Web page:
On the 17th anniversary of the 9/11 terror attacks, Walton County School District pauses to remember the events of that tragic day, as well as honor the victims and the heroism of first responders. Across the district, students took time to reflect with special Morning Show tributes, guest visits, moments of silence, and classroom activities designed to ensure that the events of this day are remembered, honored and retold.

South Walton High School held a special student assembly at which time the Seahawk band played the National Anthem, several students presented essays and speeches, and guest speakers presented thoughts and sentiments on the event. A video produced by Zach Green, TV Production student, was shared with the students as a way to help them understand the impact of 9/11. 
Guest speaker, SWHS teacher John McCoy, shared the experience from the perspective of someone who was actually in downtown New York City at the time the World Trade Center was hit. He shared some of the immediate reactions of the onlookers at the horror of what was taking place, and stated that we all need to "enjoy what we have. We can't take it for granted. We have to remember that at any moment our lives can change."

Bobby Escamilla, SWHS band director shared what it was like as an 11 year old who went to school that day expecting to celebrate his birthday with cupcakes for himself and all his classmates. He said that the full impact of the tragedy didn't hit him until the following day when he saw all the news coverage beginning to come in. Mr. Escamilla challenged the students to "not forget that love unites. At that time, we were all united in love because we were Americans. Nothing else mattered".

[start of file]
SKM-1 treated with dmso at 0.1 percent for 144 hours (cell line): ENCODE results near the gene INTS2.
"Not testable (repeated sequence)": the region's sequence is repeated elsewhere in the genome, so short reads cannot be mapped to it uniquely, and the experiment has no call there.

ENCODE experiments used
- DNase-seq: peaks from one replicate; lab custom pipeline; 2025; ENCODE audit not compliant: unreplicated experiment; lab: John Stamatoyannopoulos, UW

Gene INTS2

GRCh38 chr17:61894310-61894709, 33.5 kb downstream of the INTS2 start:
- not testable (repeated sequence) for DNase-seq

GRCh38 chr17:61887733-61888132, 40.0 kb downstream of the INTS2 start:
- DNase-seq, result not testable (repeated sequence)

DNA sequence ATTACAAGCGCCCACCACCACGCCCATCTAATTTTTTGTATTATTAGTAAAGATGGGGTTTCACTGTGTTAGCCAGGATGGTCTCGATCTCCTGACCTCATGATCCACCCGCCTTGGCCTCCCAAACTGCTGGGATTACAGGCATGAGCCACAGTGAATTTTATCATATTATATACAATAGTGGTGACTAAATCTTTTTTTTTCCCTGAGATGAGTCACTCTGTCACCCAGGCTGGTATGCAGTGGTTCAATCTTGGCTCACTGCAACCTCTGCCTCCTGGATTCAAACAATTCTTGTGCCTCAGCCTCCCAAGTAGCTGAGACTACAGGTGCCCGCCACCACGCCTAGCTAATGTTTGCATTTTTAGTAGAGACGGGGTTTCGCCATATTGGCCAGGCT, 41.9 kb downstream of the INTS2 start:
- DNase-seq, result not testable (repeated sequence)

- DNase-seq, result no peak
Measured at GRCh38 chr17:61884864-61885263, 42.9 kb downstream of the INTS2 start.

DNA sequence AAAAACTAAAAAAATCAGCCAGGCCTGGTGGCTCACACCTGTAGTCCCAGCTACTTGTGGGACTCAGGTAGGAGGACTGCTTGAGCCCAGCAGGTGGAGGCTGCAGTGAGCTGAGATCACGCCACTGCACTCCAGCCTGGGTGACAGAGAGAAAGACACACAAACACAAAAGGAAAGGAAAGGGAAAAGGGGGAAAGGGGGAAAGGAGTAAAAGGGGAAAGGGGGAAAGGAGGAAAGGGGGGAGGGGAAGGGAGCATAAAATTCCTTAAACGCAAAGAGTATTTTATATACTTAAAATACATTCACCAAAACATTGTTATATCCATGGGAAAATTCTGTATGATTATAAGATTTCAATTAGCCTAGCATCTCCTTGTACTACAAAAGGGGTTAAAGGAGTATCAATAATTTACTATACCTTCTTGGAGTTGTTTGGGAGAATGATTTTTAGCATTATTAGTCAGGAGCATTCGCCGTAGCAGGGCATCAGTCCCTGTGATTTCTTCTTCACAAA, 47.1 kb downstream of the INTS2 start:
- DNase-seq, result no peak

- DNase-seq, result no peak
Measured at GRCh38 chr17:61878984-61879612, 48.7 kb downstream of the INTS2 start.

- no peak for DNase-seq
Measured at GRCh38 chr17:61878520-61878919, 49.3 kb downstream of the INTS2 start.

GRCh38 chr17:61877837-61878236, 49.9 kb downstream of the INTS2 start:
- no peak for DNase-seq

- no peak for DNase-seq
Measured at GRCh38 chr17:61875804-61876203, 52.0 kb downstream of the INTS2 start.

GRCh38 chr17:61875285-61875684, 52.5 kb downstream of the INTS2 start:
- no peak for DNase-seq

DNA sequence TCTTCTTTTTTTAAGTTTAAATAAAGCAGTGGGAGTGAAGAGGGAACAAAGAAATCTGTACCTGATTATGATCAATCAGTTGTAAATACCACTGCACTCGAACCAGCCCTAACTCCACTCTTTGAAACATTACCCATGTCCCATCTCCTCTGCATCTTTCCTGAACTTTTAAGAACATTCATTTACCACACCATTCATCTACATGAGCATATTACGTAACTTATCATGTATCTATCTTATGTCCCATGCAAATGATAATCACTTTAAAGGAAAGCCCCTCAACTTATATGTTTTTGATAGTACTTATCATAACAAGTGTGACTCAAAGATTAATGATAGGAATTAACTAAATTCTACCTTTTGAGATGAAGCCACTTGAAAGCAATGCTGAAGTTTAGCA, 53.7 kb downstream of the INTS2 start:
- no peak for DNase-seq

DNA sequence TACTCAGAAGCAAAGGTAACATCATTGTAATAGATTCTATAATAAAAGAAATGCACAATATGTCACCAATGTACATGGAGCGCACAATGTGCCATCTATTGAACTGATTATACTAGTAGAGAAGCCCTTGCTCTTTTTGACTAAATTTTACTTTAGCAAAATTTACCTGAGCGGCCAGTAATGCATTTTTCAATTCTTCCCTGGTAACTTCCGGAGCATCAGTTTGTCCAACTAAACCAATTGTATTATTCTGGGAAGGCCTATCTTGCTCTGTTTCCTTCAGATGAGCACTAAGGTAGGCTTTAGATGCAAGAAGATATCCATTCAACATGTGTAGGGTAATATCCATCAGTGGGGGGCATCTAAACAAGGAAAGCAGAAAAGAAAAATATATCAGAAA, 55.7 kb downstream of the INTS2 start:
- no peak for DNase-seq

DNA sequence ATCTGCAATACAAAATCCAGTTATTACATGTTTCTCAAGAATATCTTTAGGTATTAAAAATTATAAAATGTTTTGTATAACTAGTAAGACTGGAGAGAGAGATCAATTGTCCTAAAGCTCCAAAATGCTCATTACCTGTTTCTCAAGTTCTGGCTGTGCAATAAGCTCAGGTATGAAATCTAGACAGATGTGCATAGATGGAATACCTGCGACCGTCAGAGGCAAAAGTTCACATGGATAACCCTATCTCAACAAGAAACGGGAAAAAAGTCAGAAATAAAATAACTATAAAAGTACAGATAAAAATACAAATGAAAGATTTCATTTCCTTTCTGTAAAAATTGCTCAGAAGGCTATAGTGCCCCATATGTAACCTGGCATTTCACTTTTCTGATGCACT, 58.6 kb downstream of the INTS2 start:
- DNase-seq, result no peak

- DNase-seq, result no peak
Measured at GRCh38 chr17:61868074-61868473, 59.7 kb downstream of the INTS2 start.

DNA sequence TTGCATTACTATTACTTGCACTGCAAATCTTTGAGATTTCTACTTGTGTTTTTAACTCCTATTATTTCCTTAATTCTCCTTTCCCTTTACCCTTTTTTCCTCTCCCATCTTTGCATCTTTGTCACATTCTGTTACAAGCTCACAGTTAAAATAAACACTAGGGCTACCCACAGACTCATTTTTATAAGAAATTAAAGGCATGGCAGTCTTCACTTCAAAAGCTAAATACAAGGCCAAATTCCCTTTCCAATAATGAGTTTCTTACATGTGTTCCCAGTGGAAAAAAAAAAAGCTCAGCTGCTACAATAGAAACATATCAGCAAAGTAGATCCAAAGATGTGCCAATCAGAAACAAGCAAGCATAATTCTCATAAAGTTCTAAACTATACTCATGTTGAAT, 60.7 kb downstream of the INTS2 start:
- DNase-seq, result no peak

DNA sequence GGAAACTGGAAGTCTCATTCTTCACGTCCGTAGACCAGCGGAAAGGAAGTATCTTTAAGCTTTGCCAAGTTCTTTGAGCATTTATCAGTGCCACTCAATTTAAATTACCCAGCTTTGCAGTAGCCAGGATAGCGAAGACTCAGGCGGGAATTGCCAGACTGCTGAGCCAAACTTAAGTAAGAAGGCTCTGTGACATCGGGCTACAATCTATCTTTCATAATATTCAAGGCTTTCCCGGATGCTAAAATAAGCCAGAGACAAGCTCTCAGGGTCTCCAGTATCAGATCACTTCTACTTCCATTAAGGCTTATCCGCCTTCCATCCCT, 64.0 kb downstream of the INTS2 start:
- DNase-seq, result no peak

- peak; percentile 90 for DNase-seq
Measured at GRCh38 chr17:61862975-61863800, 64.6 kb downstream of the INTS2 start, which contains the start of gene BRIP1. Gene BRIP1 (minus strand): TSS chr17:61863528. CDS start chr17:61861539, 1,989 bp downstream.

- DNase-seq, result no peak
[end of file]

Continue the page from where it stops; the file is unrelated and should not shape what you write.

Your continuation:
Dr. Tibbetts, SWHS principal, shared how for several days in the aftermath of the attack, airplanes bound for America had to land in other locations around the world for security purposes, and the people of those countries took care of the Americans on those planes as they were waiting to return to the United States. "America really came together, and so did the whole world, to help us."

District Chief of the South Walton Fire District, Corey Harned, spoke about the shock of seeing the events unfold via media sources. "There were 2,997 people that lost their lives on 9/11. 412 of them were emergency responders. 412 people gave the ultimate sacrifice for people they didn't event know." Continuing, Officer Harned shared "We have to train our hearts to loved and to be loved, because if we don't, the same hate that filled the hearts of that handful of people who flew those planes into the buildings can creep into the void...if there is no love." He followed up by sharing with the students that there are so many different kinds of things they can do to share love with others as "part of the training...training your heart to love and be loved."